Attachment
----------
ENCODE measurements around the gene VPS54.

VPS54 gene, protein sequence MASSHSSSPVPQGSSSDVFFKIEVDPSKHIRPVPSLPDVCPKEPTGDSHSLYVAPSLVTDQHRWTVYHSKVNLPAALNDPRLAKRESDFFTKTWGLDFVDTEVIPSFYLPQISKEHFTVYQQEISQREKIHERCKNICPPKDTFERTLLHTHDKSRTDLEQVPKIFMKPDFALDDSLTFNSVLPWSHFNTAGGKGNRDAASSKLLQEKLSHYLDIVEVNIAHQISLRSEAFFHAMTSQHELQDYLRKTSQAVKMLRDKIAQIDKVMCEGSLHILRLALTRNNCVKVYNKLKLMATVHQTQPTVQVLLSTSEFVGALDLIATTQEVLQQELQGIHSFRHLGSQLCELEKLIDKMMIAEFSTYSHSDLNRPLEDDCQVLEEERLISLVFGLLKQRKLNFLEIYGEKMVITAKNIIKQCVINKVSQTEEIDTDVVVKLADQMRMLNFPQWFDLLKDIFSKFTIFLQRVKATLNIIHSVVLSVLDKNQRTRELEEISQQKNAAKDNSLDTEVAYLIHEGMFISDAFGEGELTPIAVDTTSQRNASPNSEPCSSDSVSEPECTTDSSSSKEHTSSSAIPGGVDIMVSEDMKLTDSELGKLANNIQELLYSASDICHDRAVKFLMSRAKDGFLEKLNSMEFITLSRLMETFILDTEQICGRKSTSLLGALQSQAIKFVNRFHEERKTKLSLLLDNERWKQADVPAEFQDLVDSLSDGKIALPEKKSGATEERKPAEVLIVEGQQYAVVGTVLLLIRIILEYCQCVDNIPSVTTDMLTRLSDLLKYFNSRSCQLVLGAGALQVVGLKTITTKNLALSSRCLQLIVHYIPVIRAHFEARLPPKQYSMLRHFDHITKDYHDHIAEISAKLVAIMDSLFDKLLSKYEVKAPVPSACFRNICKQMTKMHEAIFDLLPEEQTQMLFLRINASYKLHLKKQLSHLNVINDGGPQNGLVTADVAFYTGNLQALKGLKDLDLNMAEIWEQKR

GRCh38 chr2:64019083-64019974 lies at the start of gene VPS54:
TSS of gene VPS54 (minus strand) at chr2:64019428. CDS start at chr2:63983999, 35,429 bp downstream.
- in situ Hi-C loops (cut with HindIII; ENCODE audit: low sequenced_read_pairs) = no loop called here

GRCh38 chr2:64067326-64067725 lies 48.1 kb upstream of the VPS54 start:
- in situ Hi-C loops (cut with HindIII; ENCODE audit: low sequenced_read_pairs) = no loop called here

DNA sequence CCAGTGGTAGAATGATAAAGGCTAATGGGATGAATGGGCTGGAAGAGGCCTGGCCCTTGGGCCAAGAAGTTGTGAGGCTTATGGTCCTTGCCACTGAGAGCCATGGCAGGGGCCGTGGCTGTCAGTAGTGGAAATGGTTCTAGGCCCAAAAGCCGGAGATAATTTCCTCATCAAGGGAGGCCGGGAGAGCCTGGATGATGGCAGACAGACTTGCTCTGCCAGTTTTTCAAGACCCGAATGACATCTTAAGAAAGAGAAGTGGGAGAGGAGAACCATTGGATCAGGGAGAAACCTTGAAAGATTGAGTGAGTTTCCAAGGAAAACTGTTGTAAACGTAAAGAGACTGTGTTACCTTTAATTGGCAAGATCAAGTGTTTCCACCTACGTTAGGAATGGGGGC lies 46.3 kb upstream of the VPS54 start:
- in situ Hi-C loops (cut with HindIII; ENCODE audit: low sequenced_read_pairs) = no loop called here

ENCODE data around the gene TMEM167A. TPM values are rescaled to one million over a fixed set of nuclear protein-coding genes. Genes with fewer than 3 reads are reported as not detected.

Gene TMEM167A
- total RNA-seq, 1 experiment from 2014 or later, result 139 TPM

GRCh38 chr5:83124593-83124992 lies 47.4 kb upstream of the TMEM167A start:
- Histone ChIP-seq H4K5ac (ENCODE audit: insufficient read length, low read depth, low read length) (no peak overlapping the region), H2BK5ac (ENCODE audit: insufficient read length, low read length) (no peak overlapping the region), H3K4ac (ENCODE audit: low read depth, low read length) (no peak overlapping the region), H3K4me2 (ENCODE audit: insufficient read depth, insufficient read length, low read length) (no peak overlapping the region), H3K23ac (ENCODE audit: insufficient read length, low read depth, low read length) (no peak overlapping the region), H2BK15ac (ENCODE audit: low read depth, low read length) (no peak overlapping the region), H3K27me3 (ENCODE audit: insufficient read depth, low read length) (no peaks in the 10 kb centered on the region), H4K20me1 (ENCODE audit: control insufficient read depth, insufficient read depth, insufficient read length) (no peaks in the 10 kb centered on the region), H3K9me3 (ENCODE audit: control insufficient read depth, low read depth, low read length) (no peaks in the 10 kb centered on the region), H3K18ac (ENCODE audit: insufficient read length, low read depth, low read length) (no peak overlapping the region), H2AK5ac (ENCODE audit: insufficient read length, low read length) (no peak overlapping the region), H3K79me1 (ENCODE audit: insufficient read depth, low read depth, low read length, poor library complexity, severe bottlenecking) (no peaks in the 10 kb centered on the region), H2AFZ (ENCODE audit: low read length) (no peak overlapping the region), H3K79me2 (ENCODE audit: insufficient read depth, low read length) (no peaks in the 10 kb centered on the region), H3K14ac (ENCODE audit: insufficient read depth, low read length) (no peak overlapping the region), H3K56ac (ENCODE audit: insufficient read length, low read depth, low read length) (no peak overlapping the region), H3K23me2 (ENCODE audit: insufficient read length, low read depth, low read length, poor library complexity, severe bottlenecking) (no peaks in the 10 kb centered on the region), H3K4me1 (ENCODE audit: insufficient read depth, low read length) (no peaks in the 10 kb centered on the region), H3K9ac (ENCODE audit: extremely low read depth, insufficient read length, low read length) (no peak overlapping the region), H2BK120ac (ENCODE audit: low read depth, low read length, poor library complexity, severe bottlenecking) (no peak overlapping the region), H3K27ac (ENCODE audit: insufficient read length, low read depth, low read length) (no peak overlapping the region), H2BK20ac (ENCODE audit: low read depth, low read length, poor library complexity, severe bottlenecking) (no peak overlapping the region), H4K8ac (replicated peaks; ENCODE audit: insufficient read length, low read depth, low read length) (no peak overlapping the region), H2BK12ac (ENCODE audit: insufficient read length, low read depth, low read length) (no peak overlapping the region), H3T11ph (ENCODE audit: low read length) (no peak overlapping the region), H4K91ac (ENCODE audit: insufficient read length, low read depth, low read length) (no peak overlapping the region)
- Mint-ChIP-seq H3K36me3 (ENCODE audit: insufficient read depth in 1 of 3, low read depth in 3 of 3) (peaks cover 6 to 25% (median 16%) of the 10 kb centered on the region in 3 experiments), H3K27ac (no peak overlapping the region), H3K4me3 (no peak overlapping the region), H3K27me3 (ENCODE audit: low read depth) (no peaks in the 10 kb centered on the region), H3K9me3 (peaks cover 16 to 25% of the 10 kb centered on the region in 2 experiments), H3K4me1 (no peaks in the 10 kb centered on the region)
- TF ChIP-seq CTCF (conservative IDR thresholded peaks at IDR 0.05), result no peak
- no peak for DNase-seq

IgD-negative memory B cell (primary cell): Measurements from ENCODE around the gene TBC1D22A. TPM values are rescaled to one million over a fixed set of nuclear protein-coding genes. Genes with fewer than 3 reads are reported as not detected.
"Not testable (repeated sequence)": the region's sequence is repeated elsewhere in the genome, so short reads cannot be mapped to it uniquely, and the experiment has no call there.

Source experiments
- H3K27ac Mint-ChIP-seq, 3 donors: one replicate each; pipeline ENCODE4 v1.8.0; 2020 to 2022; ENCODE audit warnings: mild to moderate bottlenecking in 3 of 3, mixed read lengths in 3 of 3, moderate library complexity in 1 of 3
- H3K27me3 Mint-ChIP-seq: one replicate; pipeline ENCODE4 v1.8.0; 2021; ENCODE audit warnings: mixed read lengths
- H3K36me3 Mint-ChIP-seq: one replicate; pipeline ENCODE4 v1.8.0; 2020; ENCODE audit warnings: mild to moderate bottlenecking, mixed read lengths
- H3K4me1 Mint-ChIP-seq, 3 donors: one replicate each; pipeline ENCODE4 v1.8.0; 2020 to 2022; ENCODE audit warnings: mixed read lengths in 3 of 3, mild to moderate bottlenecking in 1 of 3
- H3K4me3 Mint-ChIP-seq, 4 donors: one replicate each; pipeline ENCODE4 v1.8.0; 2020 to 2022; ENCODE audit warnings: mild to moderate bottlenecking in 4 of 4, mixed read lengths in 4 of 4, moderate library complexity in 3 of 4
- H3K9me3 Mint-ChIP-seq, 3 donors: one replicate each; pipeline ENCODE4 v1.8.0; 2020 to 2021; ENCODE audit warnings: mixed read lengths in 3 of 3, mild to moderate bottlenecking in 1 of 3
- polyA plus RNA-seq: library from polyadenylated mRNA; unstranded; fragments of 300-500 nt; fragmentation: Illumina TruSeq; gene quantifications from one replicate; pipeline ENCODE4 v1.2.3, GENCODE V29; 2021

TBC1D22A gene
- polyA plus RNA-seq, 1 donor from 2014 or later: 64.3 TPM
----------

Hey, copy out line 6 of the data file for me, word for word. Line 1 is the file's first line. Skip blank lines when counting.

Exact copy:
GRCh38 chr2:64067326-64067725 lies 48.1 kb upstream of the VPS54 start: